According to most accounts, it was on June 15, 1752, that Ben Franklin tied a metal key to a kite and flew it in a thunderstorm.
He didn’t discover electricity.
Humans had known about electrical forces for more than a thousand years before that.
Franklin’s kite experiment was designed to capture the electricity in the air, which he suspected was carried by bolts of lightning.
Further, his kite wasn’t struck directly by lightning. That probably would have been deadly. Instead, he stood relatively safe in a shed as he flew the kite.
On the kite he had attached a wire, a key, a hemp string and a silk string.
The hemp string led to something called a Leyden jar.
That’s something designed to store an electrical charge.
Franklin knew the hemp string would get wet, but the silk string would remain rather dry.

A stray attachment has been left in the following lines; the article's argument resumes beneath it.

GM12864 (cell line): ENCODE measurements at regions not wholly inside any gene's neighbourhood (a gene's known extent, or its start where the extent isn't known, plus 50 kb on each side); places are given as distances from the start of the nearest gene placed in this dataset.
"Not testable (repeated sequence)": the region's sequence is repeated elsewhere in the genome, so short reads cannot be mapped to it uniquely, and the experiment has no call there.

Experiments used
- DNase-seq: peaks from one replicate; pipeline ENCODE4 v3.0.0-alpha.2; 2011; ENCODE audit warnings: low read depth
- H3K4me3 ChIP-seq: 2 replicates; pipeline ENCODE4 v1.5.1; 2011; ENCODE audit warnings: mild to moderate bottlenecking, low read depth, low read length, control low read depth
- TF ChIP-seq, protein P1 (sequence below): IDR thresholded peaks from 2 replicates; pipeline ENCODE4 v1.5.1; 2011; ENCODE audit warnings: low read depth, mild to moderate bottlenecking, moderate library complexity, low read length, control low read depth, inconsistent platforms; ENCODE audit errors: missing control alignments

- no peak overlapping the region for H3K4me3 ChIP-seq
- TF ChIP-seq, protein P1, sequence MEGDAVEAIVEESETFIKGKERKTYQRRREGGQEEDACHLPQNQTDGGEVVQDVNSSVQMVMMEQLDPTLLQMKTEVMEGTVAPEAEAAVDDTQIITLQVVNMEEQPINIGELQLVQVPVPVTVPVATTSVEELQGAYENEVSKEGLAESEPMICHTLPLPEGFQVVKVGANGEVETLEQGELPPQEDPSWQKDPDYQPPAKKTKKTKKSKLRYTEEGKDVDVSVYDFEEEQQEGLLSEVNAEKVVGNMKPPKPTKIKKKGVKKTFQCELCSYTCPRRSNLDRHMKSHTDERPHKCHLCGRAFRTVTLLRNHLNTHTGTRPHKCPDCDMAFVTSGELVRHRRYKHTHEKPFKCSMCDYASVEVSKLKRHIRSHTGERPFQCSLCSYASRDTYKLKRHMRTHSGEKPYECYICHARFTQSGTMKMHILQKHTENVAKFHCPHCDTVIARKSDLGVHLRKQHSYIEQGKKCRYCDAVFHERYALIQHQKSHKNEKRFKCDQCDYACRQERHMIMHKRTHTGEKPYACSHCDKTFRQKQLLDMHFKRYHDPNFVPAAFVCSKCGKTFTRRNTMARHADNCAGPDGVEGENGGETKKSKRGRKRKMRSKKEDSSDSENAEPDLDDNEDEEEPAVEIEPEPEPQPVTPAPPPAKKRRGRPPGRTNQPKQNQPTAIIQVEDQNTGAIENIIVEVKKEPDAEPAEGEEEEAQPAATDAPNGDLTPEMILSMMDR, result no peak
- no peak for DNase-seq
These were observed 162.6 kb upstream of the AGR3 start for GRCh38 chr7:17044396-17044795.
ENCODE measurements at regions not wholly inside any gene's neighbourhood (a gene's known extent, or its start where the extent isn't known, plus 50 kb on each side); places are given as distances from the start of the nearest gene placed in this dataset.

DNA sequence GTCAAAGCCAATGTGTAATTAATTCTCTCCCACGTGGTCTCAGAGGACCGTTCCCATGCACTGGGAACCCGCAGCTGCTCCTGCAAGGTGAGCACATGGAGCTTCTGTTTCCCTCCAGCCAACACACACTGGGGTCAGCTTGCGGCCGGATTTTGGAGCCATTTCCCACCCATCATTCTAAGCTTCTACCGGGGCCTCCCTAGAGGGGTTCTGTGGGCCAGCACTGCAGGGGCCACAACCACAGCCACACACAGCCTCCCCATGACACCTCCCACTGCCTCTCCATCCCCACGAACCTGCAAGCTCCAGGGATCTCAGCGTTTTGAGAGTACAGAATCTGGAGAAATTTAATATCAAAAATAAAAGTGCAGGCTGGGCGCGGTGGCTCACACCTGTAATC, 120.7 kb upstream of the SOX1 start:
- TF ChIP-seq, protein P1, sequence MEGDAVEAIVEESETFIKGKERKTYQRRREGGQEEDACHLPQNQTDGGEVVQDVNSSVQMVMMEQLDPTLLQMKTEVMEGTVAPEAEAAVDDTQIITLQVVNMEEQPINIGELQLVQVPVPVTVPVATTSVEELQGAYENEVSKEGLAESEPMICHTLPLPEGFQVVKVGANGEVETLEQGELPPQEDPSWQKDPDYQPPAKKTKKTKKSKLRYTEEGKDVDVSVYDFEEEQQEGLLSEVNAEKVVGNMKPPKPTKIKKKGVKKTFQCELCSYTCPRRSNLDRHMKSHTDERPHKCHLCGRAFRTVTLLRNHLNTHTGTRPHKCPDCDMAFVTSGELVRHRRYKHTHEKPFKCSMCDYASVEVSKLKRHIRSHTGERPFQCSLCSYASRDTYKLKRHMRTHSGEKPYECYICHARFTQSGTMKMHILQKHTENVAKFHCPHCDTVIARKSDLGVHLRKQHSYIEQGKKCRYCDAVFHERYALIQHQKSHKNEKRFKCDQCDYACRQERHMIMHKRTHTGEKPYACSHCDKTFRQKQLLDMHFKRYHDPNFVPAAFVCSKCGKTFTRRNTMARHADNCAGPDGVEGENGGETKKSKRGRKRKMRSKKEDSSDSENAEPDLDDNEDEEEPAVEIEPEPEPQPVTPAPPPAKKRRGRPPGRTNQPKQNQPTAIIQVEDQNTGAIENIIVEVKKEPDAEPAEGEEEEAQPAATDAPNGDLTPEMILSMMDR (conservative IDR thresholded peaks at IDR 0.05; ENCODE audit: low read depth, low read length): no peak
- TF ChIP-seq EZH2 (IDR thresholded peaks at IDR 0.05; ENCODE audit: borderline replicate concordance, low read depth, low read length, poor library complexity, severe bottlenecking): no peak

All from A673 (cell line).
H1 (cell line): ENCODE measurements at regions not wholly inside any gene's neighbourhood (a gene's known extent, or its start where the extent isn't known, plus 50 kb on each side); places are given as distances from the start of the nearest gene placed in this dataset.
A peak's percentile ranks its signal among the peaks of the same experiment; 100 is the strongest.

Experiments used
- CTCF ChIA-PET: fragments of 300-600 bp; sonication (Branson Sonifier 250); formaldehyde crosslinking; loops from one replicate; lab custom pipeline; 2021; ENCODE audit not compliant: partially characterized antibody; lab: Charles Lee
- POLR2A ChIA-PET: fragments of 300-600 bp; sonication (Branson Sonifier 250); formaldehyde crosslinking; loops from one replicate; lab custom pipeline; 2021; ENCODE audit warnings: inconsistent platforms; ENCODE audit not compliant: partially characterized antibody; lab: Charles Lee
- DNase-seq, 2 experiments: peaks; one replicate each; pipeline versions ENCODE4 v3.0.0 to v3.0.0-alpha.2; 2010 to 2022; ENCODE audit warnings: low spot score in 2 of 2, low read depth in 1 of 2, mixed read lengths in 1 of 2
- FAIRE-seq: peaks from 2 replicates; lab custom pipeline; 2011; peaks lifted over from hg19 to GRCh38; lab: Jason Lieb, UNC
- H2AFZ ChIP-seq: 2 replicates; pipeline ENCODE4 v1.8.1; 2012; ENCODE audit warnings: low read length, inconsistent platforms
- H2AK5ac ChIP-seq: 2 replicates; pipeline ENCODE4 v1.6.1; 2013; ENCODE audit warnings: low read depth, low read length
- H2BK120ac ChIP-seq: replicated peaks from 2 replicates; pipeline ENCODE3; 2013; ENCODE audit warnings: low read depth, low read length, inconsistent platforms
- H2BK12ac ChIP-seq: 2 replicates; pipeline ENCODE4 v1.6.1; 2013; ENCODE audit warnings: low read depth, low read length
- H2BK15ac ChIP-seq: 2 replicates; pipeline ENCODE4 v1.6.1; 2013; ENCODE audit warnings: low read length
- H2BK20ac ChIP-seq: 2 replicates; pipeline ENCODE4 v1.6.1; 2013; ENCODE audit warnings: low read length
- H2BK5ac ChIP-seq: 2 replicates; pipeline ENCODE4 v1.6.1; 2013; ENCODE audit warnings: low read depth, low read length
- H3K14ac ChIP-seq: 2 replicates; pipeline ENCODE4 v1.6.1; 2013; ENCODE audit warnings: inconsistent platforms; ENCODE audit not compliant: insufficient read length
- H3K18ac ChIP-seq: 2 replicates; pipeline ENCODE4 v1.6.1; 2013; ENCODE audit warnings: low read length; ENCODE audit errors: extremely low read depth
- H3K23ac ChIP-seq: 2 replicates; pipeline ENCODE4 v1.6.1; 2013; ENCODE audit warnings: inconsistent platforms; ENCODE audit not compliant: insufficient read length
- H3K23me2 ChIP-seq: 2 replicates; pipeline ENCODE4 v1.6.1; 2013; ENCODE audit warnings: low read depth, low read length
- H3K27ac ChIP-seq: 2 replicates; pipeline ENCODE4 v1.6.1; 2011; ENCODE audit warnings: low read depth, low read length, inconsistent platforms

As the thunderstorm approached, Franklin noticed the tiny threads of the hemp string were beginning to rise.
He raised his hand to the key and felt a tiny shock!
He had found what he was looking for.
The ambient electricity in the air surrounding the storm had travelled through down the string and into the Leyden jar.
Ben Franklin had captured lightning.
He understood that he could direct the electricity generated by actual lightning bolts to the ground.
Later experiments led to the development of the first lightning rods in 1753.
Since then, lightning rods have protected barns, churches and other structures from dangerous lightning strikes by transferring the energy of the lightning harmlessly to the ground.
None of which would be possible had not Ben Franklin first captured lightning